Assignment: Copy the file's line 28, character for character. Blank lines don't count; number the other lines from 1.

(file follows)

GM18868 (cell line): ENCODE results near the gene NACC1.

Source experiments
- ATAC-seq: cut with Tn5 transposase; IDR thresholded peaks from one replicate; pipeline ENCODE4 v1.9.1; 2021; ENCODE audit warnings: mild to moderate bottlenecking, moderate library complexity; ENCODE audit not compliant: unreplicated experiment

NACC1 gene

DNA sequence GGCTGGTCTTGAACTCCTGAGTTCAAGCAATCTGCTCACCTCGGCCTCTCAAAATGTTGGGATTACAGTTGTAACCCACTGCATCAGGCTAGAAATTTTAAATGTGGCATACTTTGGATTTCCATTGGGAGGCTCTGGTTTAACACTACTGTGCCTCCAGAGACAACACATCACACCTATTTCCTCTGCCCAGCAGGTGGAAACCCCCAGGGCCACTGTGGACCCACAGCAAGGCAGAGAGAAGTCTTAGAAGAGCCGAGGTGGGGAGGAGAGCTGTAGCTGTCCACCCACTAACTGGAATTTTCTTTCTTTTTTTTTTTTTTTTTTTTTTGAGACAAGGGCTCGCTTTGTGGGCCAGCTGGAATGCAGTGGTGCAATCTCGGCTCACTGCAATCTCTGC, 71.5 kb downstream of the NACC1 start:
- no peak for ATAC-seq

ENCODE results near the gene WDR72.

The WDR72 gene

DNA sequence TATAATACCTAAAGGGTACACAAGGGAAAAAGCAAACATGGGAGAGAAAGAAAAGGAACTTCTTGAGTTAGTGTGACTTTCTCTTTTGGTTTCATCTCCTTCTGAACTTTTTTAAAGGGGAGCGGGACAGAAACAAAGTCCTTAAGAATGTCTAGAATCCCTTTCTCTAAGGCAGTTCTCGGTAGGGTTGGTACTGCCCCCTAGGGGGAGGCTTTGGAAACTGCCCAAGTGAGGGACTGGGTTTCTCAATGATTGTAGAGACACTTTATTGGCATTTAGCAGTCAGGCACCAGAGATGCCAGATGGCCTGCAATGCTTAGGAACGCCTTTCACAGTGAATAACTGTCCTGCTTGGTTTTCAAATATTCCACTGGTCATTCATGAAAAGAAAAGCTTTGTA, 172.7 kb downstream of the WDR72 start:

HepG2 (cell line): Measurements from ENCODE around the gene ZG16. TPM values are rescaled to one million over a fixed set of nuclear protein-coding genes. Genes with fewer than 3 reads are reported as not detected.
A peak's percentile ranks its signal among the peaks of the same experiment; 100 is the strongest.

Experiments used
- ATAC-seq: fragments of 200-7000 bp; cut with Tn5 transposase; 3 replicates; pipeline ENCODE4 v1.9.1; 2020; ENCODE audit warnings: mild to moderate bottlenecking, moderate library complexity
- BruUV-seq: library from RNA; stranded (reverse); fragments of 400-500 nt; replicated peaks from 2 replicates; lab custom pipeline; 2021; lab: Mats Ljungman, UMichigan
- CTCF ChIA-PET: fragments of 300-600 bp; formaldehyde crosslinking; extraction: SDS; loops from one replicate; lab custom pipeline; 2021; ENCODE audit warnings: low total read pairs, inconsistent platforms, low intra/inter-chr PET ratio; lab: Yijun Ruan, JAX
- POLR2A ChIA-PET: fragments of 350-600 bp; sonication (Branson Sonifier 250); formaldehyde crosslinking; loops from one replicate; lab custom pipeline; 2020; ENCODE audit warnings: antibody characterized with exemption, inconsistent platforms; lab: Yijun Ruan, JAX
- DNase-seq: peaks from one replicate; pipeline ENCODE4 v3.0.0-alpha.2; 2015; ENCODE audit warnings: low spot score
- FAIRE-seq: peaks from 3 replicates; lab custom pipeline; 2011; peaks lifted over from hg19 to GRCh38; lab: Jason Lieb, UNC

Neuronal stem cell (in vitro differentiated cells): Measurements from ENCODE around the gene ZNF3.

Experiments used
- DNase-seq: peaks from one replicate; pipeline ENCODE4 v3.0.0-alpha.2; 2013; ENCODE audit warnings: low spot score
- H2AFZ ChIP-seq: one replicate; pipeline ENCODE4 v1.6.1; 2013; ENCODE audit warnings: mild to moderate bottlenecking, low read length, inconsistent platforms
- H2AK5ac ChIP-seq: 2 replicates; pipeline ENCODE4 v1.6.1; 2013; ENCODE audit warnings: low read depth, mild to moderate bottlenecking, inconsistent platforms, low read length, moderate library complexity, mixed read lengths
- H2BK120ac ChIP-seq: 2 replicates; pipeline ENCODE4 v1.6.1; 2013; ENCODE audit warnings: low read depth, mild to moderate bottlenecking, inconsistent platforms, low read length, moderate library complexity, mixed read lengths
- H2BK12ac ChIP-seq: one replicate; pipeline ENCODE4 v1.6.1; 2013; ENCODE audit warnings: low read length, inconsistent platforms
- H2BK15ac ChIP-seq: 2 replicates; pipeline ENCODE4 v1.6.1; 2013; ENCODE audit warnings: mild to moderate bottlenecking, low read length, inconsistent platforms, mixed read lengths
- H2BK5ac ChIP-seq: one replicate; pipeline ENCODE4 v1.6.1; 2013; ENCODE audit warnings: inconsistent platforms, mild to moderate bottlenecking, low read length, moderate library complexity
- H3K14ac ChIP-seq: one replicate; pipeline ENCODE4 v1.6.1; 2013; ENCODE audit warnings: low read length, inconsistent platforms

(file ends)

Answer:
- H3K14ac ChIP-seq: one replicate; pipeline ENCODE4 v1.6.1; 2013; ENCODE audit warnings: low read length, inconsistent platforms